Natural Killer Cells: Natural killer cells are also called, 'NK Cells,' and are similar to cells from the killer T cell subset. Natural killer cells work as effector cells, killing specific tumors like lymphomas, melanomas, and viral infected cells such as herpes and cytomegalovirus infected cells. Natural killer cells kill their targets in the person's lymphoid organs; however, these cells which have been activated through secretions from CD4+ T cells will kill viral-infected targets or tumors more efficiently.

B Cells: The primary function of B cells is to produce antibodies in response to foreign proteins such as viruses, bacteria and tumor cells. Antibodies are proteins that specifically first recognize and then bind to one other particular protein which also specifically recognize and bind to one particular protein. The production of antibodies and binding to foreign substances or antigens is often critical as a means of signaling additional cells to engulf and kill, or remove a substance from the person's body.

Polymorphonuclear (PMN) Leukocytes or Granulocytes: There is a group of white blood cells which is collectively referred to by medical personnel as, 'Polymorphonuclear Leukocytes (PMN's),' or, 'Granulocytes.' Granulocytes are made of three cell types which are referred to as, 'Eosinophils,' 'Neutrophils,' and, 'Basophils.' The names for them are based on their staining characteristics with specific dyes. The cells are important because they are involved in the removal of parasites and bacteria from a person's body. These cells first engulf foreign bodies and then degrade them by using their powerful enzymes.

Macrophages: Macrophages are important due to their function in the regulation of immune responses. Macrophages are many times referred to as, 'scavengers,' or, 'Antigen-Presenting Cells (APC's),' because they both pick up and ingest foreign materials, and then present these antigens to other cells in a person's immune system like B cells and T cells. The process is one of the steps involved in initiating an immune response. Microphages that have been stimulated show increased levels of, 'Phagocytosis,' and are also secretory.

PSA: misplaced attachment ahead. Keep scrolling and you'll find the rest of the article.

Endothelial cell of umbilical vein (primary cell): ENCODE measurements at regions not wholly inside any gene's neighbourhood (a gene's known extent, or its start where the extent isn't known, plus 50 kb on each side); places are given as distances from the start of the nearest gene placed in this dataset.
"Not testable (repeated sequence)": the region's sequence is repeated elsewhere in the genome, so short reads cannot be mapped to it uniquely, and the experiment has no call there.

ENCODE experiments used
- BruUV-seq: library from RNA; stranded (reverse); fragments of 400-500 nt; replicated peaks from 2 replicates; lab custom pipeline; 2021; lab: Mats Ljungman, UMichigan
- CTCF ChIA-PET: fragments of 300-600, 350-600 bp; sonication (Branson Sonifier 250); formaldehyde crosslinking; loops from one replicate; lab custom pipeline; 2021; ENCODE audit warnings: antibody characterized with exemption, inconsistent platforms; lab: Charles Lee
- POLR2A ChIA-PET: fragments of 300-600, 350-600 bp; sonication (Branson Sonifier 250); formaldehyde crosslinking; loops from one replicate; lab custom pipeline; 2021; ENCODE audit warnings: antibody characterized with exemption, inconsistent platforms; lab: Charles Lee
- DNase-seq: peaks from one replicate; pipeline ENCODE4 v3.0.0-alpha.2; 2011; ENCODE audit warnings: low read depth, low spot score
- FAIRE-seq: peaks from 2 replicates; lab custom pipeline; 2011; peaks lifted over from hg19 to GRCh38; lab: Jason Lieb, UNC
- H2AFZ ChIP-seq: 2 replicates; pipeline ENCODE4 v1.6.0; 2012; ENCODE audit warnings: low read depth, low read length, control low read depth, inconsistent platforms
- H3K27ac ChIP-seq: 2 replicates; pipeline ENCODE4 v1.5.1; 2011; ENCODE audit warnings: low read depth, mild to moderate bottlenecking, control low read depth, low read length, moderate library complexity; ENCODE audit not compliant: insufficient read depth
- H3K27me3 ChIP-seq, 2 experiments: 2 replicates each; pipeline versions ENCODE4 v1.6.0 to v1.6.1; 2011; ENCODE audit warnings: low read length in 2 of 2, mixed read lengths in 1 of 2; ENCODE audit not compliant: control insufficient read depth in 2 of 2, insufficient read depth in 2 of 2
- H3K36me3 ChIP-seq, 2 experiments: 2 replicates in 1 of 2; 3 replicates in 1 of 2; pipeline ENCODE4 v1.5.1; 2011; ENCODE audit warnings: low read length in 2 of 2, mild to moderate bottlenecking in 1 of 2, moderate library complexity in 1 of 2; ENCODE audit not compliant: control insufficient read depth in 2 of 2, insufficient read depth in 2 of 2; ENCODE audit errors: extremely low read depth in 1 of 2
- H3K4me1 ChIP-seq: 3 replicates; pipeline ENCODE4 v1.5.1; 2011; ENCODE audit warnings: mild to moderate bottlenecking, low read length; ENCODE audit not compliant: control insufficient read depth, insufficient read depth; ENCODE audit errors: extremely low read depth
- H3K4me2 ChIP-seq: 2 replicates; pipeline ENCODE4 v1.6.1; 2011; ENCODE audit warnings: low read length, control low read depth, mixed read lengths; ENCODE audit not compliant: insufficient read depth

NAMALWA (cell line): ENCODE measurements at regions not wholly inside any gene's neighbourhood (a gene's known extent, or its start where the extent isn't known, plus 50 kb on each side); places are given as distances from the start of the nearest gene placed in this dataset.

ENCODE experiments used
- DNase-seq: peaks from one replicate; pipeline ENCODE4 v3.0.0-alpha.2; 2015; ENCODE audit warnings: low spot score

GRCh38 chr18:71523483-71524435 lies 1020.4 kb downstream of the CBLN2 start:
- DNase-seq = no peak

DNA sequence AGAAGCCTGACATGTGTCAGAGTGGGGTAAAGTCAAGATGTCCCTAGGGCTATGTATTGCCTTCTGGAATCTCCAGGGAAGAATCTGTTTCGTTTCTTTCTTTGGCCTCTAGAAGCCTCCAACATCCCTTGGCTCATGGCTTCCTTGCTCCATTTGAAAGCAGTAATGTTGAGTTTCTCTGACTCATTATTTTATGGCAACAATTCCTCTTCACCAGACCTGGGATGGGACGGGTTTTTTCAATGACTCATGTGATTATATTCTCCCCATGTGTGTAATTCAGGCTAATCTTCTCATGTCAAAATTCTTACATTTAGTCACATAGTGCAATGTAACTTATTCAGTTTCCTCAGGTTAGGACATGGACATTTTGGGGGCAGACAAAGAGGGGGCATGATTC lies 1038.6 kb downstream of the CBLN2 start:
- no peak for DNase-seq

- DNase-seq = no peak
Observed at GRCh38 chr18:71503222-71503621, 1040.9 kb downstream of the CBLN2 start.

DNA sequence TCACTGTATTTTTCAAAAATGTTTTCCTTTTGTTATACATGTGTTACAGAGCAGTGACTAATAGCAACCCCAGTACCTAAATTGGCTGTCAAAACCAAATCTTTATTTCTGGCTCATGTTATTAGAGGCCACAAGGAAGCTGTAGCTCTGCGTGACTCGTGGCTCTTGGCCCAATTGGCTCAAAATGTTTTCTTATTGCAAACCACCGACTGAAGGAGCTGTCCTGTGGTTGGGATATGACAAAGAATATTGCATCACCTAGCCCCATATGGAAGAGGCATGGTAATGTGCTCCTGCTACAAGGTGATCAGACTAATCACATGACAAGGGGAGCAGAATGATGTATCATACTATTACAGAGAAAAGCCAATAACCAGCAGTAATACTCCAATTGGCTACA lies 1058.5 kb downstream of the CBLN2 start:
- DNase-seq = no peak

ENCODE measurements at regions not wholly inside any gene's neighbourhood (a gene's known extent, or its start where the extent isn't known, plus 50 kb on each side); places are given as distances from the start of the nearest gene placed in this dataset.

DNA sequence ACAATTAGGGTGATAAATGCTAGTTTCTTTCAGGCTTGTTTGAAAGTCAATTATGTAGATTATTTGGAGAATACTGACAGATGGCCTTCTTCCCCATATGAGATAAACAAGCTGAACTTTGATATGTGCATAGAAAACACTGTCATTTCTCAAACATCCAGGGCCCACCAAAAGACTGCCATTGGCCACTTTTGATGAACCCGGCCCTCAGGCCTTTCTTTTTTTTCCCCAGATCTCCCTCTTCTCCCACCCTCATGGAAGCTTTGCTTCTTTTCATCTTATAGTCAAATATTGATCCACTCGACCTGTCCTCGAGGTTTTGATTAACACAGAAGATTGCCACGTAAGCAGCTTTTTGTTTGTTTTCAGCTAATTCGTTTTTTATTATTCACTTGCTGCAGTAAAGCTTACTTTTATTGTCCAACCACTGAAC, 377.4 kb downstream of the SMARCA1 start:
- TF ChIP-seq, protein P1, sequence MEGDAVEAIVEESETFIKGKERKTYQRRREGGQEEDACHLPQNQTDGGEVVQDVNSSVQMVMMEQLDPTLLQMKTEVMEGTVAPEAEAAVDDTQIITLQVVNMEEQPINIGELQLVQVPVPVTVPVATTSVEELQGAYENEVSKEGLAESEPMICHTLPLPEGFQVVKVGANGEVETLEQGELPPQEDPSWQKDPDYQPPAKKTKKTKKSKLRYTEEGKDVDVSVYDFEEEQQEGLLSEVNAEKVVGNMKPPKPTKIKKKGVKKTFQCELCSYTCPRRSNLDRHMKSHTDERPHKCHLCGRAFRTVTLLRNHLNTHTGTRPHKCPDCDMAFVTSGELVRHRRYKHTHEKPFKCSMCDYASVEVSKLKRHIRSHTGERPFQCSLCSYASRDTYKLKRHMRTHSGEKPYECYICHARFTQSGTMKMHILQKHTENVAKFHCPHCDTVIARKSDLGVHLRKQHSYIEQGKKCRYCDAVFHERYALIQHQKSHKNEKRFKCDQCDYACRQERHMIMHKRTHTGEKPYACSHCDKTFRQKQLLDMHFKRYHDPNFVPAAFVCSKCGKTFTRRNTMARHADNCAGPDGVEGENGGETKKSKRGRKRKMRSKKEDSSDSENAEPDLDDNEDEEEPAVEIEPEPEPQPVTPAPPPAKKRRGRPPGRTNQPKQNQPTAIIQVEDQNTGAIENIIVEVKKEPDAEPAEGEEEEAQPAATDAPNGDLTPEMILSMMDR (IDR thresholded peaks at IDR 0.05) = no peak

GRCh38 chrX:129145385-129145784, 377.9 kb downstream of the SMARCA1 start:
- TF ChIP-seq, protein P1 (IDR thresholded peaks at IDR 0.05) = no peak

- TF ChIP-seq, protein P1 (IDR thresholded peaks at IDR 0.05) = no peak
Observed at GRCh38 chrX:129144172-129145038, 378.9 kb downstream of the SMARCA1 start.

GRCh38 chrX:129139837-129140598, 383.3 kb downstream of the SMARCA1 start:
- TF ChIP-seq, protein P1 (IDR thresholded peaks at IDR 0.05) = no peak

Dendritic Cells: Dendritic cells also originate in a person's bone marrow, working as antigen presenting cells (APC's). Interestingly, dendritic cells are more efficient APC's than macrophages. Dendritic cells are commonly found in the structural compartment of a person's lymphoid organs, such as their spleen, lymph nodes and thymus. These cells can also be found in the person's blood stream, as well as in other tissues in their body. Science believes that these cells capture antigen, or bring it to the person's lymphoid organs, where an immune response is initiated. One of the reasons that scientists know very little about dendritic cells is because they are difficult to isolate; something that is often a prerequisite for studying the functional qualities of exact cell types. Of particular note is a recent finding that dendritic cells bind high amount of HIV and could be a reservoir of virus which is transmitted to CD4+ T cells during and activation event.

Immune Response

The presence of an APC, combined with a T cell or B cell, is required in order for there to be an immune response to a foreign antigen. Should an APC present an antigen on it's cell surface to a B cell, for example, the B cell is signaled to proliferate and produce antibodies. The antibodies then specifically bind to that antigen. If the antibodies bind to antigens on parasites or bacteria, it acts as a signal for macrophages or PMN's to engulf and kill them. One addition and important function of antibodies is to start something referred to as a, 'Complement Destruction Cascade.' When antibodies bind to bacteria or cells, serum proteins referred to as, 'Complement,' first bind to immobilized antibodies, and then destroy the bacteria through creating holes in the bacteria. Antibodies may also signal macrophages and natural killer cells to kill bacterial infected cells or viral cells.

Should the APC present an antigen to T cells, the T cells activate, proliferate, and become secretory in the case of CD4+ cells or - if they are CD8+ cells, they become active and kill target cells that specifically express the antigen presented by the APC. Production of antibodies, as well as activity of CD8+ killer T cells, is greatly regulated by the CD4+ helper T cell subset. These CD4+ T cells provide signals to these cells which tell them to both function and proliferate with increased efficiency. The multitude of cytokines or interleukins which are produced and secreted by CD4+ T cells are many times crucial in order to ensure the activation of macrophages, CD8+ T cells, natural killer cells, and PMN's.

Also see a simplified version of this article in The Human Immune System Part 2